The challenge of open source in the enterprise is not technical

There is no doubt that open source is the future of software development. But IT leaders trying to instil an open source culture in their organisation may struggle due to business practices established years earlier to support commercial software contracts.

Computer Weekly recently had a chat with Amanda Brock, the CEO of OpenUK about how enterprise software contracts have evolved with the advent of open source.

In 2010, when she worked on the legal side of open source contracts, Brock said that companies were dealing with procurement at the stage when adoption was just starting to happen. Open source purchases went through a buying process, which was traditionally geared towards purchases of commercial software licences.The drive to digitisation has led to the status of software developers being elevated. Historically, organisations have tried to put software licences into their contracts for open source products. Brock says that this doesn’t make sense in the context of open source because the software has a licence attached to it. “The licence is whatever version you’ve downloaded,” she says.

“Developers don’t have to go through procurement, they don’t have to go through legal,” says Brock. They need the ability to pull down freely available open source components and tools from public repositories like GitHub and GitLab. In doing so, they discover new and improved ways to achieve their coding objectives without having to reinvent the wheel. Their applications benefit from functionality that is freely available and widely used across the open source community.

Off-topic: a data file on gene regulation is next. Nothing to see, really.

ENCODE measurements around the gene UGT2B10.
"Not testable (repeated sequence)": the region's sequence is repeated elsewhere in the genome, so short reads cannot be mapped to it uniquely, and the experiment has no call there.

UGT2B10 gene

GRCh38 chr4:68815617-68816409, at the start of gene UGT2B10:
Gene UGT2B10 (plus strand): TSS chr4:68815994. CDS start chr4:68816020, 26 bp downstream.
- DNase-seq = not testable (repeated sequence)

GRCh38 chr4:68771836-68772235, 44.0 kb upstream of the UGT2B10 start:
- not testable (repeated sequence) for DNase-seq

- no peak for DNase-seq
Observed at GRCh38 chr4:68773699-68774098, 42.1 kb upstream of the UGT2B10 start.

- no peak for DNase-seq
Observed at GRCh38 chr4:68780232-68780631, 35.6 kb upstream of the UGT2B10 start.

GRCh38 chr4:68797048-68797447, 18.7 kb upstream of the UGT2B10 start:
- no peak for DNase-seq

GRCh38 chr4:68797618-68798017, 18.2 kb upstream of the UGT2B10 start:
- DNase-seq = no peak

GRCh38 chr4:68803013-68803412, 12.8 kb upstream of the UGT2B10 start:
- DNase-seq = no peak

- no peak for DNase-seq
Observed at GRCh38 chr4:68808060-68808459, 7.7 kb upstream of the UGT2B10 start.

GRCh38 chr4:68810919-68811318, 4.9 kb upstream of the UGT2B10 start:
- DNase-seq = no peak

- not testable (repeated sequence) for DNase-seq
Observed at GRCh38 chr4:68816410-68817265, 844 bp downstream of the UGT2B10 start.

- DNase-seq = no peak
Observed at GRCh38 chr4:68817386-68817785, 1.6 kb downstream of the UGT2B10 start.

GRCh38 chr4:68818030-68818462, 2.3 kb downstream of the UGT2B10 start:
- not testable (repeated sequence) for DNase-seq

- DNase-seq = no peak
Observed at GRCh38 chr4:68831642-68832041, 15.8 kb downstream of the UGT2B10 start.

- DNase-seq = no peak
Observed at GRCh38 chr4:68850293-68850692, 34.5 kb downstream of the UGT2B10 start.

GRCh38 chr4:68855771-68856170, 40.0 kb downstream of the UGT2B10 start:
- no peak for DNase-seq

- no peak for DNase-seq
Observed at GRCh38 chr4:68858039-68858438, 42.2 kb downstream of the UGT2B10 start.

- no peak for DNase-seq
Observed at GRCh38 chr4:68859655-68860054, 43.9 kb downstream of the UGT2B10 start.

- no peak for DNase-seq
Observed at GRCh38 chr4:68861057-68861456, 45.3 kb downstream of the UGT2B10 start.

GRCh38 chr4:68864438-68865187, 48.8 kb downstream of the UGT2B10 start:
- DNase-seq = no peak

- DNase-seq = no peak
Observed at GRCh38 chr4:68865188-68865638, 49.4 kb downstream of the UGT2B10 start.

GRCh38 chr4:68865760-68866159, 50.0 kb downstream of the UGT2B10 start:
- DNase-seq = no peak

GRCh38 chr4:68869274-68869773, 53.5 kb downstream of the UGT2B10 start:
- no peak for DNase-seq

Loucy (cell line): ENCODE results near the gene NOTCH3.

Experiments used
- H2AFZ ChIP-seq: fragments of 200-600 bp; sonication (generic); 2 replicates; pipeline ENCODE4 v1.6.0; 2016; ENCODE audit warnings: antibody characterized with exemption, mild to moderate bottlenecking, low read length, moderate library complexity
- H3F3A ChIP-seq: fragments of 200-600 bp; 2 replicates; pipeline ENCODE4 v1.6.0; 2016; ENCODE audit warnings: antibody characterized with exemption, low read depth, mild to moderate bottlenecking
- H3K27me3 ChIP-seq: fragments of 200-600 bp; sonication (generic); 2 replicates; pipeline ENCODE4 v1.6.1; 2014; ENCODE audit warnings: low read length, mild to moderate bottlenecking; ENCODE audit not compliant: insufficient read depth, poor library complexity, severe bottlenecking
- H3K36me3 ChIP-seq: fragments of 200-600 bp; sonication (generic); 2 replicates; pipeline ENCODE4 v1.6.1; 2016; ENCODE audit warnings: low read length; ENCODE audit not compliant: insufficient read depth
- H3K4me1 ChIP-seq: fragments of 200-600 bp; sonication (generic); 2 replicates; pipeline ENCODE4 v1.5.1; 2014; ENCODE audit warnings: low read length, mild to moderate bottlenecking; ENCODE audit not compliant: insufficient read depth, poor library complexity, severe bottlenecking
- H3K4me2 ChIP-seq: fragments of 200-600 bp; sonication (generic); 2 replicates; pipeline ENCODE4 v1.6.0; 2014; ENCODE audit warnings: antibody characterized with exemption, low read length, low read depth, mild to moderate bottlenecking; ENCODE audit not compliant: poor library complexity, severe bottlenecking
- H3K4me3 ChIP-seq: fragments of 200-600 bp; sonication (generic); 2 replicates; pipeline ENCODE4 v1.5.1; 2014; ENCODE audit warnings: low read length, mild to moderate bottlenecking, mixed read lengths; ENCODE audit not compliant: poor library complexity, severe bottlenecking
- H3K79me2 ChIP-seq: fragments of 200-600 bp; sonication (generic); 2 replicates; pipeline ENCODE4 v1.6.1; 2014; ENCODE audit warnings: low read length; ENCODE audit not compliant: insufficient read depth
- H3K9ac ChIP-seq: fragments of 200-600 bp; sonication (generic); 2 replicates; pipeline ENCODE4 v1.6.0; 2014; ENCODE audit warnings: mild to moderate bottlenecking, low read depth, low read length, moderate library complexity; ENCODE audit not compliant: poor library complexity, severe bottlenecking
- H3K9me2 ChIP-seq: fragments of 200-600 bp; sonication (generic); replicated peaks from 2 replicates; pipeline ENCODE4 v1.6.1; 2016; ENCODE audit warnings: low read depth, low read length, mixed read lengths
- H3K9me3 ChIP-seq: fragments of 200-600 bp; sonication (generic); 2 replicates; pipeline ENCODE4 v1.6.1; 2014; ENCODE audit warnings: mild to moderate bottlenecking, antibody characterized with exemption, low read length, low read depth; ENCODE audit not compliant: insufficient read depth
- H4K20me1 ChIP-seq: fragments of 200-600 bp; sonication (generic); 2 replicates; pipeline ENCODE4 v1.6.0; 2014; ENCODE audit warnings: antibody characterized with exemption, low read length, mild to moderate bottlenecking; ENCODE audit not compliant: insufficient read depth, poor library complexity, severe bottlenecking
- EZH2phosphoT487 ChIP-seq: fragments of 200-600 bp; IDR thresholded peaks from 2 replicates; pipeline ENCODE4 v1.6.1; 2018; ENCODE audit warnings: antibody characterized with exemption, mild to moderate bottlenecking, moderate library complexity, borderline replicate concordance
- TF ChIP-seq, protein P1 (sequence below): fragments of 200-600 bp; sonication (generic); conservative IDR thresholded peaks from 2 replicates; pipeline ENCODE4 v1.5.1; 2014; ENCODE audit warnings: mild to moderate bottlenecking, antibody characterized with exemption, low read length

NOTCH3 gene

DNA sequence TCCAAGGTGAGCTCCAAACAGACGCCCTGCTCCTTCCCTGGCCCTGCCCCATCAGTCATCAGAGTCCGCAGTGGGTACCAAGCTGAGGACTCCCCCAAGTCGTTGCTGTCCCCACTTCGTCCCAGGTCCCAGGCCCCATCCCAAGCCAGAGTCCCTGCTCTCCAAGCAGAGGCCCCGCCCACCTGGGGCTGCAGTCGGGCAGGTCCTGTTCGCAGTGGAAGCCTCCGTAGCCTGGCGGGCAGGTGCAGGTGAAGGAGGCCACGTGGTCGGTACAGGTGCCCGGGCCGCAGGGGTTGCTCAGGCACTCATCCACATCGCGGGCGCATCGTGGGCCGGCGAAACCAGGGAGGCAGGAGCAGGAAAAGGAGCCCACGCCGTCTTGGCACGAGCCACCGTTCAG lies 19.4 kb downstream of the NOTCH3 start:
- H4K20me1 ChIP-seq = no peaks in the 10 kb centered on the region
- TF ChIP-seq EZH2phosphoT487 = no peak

Commercial open source

To make money from the freely available code, businesses develop a commercial offering around open source products. It is fair to say that those organisations closest to the code – the main contributor, original developers or the maintainer responsible for the repository- are best placed to offer these commercial contracts.

But since the source code is freely available, anyone can create a version, or fork, of the original open source software, and offer rival services. The risk, says Brock, is that if if it is offered as a commercial product, the business responsible for this fork may not have the same level of expertise as the maintainer of the original code. This business may well win out in a tender process as it can potentially undercut the competition on price, but is it best placed to keep the fork of the open source product maintained over the long term?

Brock points out that in itself, open source is not a business model. Managed services provides a commercial wrapper. But commercial open source companies are increasingly looking at SaaS as the direction they will take their enterprise software products.

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